WealthCycle example.pdf

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Wealth Cycle.
This chart is the most important chart to follow. It shows the wealth cycle which is the flow of capital
from commodities to equities and equities to commodities. So you will know which asset class to investing.
“UP” is deflationary in the wealth cycle and shows equities(SP500) are the investment to be in. “DOWN” is
inflationary in the wealth cycle and shows gold is the investment to be in. Turning points are around market
crashes so use the crash indicators to exit early. The cycle usually goes for ~10 or ~20 years, so expect to
pullout to cash at a crash every 10 years and then you will have to see if the choice is equities or gold for the
cycle. Following this chart will allow you to catch pull-backs on the large wealth cycle of SP500/Gold.
According to Baran (2013) stocks and commodities are negatively correlated.
Furthermore, Bannister and Forward (2002) found that equities and commodities alternate on leading the
market on average every eighten years (18-year cycles), which also corresponds to deflationary and inflationary
cycles. Periods of deflation are characterized by a boom in stocks and sound money (i.e. gold standard of
1879, Bretton Woods after WW2). These periods are followed by inflation, including inflationary events
such as the Gold nationalization of 1934, the Nixon shock of 1971, and war (WW1, WW2, Vietnam, Iraq).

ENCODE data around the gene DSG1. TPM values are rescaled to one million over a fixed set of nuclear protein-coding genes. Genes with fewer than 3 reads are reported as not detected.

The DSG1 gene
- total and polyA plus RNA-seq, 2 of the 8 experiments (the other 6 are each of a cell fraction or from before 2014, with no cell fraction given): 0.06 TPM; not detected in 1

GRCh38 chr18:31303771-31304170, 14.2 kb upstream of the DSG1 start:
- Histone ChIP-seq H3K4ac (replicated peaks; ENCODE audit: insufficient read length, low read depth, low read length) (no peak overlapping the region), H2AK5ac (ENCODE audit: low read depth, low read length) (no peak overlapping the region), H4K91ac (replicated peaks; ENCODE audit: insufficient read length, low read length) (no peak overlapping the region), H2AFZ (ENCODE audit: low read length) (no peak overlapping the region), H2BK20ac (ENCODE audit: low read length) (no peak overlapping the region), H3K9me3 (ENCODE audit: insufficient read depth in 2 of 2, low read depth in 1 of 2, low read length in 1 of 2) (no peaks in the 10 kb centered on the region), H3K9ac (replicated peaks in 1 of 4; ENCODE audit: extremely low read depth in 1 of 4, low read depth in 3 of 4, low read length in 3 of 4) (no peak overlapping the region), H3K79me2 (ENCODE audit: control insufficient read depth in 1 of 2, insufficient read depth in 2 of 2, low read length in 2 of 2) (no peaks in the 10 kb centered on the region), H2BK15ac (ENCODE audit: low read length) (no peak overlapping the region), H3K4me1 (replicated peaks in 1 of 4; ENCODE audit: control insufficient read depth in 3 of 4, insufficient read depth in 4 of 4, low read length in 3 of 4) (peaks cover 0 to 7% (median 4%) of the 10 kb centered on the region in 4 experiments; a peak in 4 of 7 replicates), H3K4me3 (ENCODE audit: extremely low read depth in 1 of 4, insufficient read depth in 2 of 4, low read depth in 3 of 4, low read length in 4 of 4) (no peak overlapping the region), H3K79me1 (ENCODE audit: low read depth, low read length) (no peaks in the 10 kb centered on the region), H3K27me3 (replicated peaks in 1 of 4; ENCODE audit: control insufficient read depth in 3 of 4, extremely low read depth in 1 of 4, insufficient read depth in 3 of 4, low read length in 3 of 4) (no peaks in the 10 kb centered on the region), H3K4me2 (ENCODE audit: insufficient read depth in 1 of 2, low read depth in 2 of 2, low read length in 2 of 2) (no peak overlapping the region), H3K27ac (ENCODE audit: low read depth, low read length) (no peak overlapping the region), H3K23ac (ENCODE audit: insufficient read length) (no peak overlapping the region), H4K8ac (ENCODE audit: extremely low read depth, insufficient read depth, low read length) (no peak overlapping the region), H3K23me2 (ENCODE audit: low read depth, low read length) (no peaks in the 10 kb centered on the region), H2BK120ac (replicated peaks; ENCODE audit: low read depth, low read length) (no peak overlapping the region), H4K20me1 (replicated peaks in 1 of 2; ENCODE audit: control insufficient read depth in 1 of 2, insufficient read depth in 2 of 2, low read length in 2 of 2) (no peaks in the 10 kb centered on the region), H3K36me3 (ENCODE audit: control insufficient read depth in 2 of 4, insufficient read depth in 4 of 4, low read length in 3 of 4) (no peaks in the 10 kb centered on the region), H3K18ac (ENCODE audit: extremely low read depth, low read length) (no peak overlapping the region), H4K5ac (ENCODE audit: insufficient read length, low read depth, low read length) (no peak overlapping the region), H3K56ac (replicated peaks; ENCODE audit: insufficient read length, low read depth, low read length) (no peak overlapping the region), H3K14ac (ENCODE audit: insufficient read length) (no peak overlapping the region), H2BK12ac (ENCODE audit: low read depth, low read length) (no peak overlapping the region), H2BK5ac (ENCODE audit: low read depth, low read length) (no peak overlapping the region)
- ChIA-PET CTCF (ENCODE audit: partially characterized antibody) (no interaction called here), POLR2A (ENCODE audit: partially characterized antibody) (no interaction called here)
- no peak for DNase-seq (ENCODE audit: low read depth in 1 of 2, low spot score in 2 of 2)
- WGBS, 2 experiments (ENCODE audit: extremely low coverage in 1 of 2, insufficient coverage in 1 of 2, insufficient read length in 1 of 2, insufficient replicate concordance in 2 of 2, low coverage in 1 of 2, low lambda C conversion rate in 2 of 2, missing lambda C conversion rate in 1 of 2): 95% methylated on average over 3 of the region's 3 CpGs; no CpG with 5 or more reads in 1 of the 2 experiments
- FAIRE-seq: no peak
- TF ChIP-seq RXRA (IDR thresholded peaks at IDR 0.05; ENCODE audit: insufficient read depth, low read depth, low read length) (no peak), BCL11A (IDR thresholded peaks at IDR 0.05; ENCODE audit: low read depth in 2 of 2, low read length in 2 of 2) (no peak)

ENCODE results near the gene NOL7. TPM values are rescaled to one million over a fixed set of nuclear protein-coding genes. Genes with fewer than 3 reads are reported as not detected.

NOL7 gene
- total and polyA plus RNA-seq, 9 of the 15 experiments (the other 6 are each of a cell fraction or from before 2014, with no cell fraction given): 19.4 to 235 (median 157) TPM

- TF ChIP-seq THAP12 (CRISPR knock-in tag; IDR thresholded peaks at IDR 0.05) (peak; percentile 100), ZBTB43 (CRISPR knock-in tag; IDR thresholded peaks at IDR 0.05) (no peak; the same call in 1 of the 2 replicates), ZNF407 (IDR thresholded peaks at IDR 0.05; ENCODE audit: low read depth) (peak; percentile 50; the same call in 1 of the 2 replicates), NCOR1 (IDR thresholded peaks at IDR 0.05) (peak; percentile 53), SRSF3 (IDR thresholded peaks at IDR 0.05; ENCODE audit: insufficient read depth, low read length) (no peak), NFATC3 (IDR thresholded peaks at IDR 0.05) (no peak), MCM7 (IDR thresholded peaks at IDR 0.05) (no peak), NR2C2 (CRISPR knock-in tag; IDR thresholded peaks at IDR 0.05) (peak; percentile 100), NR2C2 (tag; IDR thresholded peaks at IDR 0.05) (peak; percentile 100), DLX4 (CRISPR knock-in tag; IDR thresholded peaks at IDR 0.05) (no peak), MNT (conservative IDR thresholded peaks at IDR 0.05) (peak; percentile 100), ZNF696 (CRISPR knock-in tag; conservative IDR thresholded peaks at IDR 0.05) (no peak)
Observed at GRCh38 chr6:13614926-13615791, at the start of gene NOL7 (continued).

Realizing their position in the cycle, in 2002 Bannister and Forward correctly predicted the outperformance
of commodities over the following years and the risk of war in the middle east.
Turning Points: (~18 year average)
* 1887(Gold standard begins in USA, Deflation and a boom in stocks follows)
* 1907(Panic of 1907, Inflation and WW1 followed. Boom in commodities)
* 1920(Commodity bubble bursts, Deflation and a boom in stocks follows)
* 1929(Stock market crash of 1929, Inflation and WW2 follow. Commodities rise)
* 1950(Commodities burst. Deflation and a boom in stocks follow)
* 1971(Nixon shock. Dollar devaluation. Vietnam war continues into 1970’s. Commodities rise)
* 1982(Interest rates peak. Deflation and a bull market is stocks begin)
* 2000(Tech bubble bursts. US wars in Afghanistan and Iraq. Commodities rise)
* 2009(Deflation and a bull market in stocks begins. Interest rates are at record lows)